There are countless brands and company names that are part of our culture. So much so that we often find ourselves referring to them in our everyday conversations. For example, instead of photocopying an important business brief, you may have asked someone to Xerox it instead. Or perhaps you clean your ears with a Q-tip instead of a cotton swab. For some of the biggest brands in the world, it turns out there’s actually a cool story about how the company’s name came into existence. If you’re a new business owner or just a brand afficionado, how a company got its name—or in the case of Google, its long list of names—is pretty interesting. Read on for some good old-fashioned trivia.
Ever heard of a company called BackRub? Hint: It’s a popular search engine that practically redefined online searches. Or how about a beverage brand called Brad’s Drink? Hint: Believe us, you know this drink. Perhaps you know them by their more common names—Google and Pepsi Cola.
Google and Pepsi
Larry Page and Sergey Brin, the founders of Google, first called their search engine BackRub and aimed to create a “web crawler designed to traverse the web.” As the Silicon Valley-based service grew bigger the company’s name evolved—out came Googol, in reference to the number 1 followed by 100 zeroes. However, it wasn't until an investor wrote out a check to the founders and mistakenly called the company Google that the name stuck and Google was really born.
Pepsi is a household name now, but it wasn't always. The drink was originally called Brad’s Drink after founder Caleb Bradham and the soda fountain in his drugstore. Brad’s Drink was very popular with customers and included, among other ingredients, pepsin (a digestive enzyme) and cola nuts. Right before the end of the 19th century, the beverage was renamed Pepsi Cola and the name’s stuck all these years.
The Brand Names You Know
Google and Pepsi aren't the only companies with fascinating stories behind their names:
- Lego – From the Danish phrase leg godt, which means play well.
- Adidas – The company’s name is a combination of the founder’s nickname and last name Adolf “Adi” Dassler. His brother, Rudolf “Rudi” Dassler, founded his own shoe company called, Ruda, which later was renamed Puma.
- 7-Eleven – Once known as Tot’em Stores, the convenience store chain changed its name to 7-11 to reflect its extended operating hours (7 a.m. to 11 p.m.). Now, that name is even a bit obsolete since most stores remain open 24 hours a day.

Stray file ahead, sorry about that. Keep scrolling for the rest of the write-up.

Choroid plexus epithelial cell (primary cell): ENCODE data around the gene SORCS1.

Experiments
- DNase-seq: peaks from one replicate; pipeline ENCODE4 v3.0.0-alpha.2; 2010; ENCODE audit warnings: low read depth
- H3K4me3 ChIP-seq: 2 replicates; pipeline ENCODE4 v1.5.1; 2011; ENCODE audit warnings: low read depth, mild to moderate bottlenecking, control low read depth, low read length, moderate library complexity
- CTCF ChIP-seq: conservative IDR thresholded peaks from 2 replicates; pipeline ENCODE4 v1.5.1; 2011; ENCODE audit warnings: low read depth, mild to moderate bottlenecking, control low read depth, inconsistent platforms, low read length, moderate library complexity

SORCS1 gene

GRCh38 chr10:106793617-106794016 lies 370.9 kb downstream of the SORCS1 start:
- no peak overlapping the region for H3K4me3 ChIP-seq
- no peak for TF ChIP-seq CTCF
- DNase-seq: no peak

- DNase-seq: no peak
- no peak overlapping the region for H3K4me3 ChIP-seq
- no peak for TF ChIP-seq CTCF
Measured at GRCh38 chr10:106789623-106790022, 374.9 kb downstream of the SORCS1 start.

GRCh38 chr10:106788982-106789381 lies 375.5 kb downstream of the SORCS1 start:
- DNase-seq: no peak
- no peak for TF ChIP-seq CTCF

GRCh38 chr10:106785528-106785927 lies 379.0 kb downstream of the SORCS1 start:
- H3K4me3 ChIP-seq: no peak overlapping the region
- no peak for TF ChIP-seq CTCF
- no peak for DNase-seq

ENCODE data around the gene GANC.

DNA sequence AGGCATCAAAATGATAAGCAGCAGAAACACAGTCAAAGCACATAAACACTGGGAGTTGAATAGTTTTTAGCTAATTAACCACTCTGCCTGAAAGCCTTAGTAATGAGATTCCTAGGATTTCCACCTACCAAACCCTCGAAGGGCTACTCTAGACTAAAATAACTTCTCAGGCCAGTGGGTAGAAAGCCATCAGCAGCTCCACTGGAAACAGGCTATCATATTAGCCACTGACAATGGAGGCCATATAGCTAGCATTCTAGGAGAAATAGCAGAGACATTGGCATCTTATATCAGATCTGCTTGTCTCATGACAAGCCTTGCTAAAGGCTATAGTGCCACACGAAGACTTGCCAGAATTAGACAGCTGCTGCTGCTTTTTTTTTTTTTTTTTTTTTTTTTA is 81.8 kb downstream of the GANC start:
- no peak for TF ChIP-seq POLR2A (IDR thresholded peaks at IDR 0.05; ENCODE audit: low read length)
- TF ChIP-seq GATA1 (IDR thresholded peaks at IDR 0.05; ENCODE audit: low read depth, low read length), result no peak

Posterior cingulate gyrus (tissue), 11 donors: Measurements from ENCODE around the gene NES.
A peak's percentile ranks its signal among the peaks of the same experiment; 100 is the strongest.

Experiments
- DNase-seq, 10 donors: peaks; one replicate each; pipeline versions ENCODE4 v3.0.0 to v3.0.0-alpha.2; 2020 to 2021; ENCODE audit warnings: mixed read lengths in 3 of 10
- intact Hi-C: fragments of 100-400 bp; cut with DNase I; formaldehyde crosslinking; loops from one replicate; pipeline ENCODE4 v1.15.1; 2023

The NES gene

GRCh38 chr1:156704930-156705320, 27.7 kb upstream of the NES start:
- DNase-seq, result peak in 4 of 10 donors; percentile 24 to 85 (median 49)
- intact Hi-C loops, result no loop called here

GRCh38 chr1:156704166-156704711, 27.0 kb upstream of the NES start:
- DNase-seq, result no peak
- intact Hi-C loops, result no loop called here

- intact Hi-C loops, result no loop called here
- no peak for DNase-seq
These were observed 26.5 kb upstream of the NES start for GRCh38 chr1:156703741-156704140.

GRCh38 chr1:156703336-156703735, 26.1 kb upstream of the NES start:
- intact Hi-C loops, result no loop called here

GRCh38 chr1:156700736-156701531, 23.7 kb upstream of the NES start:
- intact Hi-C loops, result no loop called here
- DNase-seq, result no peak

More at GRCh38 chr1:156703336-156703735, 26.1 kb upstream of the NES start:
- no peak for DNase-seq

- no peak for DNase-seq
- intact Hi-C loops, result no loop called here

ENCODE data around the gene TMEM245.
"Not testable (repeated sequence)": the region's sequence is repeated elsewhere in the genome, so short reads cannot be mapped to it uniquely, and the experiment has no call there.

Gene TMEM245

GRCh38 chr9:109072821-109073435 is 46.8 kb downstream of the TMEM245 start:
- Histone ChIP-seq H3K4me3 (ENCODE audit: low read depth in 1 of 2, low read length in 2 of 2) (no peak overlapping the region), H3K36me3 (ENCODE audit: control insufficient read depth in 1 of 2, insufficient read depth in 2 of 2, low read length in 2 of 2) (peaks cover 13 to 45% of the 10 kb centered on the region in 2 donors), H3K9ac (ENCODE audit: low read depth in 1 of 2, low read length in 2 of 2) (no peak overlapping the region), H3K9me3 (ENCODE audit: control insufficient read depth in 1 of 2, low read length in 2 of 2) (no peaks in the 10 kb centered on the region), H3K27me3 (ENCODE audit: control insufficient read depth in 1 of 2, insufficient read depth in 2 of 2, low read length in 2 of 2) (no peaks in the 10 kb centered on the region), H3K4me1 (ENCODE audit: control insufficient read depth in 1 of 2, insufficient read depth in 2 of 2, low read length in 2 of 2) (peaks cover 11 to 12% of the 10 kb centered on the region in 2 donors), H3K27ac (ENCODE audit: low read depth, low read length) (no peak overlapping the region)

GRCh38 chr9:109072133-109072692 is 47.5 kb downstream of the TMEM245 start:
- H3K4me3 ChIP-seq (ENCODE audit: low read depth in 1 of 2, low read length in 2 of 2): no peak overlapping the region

- Verizon – Name combines the words horizon and veritas, which is Latin for truth.
- Skype – First it was Sky-Peer-to-Peer (can you imagine saying that over and over?). Then the name was cut to Skyper. Finally, the founders named it Skype and on that day a new verb was born.
- 3M – The abbreviation stands for Minnesota Mining and Manufacturing. The company changed its name when it switched its focus to innovation.
- Arby's – Despite rumors to the contrary, the enunciation of the restaurant R.B. doesn't stand for roast beef. It stands for the initials of its founders—the Raffel Brothers.
- Bridgestone – Named after founder Shojiro Ishibashi. His last name in English translates to bridge of stone.
- Yahoo! – The term yahoo was taken from the novel “Gulliver’s Travels,” referring to certain unpleasant creatures that the founders of Yahoo! liked.
- Lenovo – “Lenovo” combines “le” from the word legend and novo, which is Latin for new.
- Mattel – The name of the company behind Barbie is derived from the names of its founders: Harold "Matt" Matson and Elliot Handler.
- Reebok – The athletic brand’s name comes from the Afrikaans spelling of rhebok, a type of African antelope or gazelle.
- Cisco – The bay area tech giant’s name is a shortened version of San Francisco.
- Starbucks – Named after a character in “Moby Dick” by Herman Melville.
- Geico – Shortened from Government Employees Insurance Company.
- Ikea – This made up name comes from the first letters of founder Ingvar Kamprad's name and the first letters of the Swedish village where he grew up, Elmtaryd Agunnaryd. (Try saying that 3 times fast.)
- IBM – After leaving National Cash Register, founder Tom Watson, Sr. outdid his former employers by calling his new company International Business Machines.
- Nabisco – Shortened from the original company name National Biscuit Company.
- Nike – Named after the Greek goddess of victory. A rather fitting moniker if there ever was one.
There you have it, a smattering of some of the biggest brands in the world and how they crafted their famous names. Impress your friends or colleagues at your next social function. Or better yet, the next time you shop or if you're considering starting your own business, you can have a deeper appreciation for what goes into creating a brand name.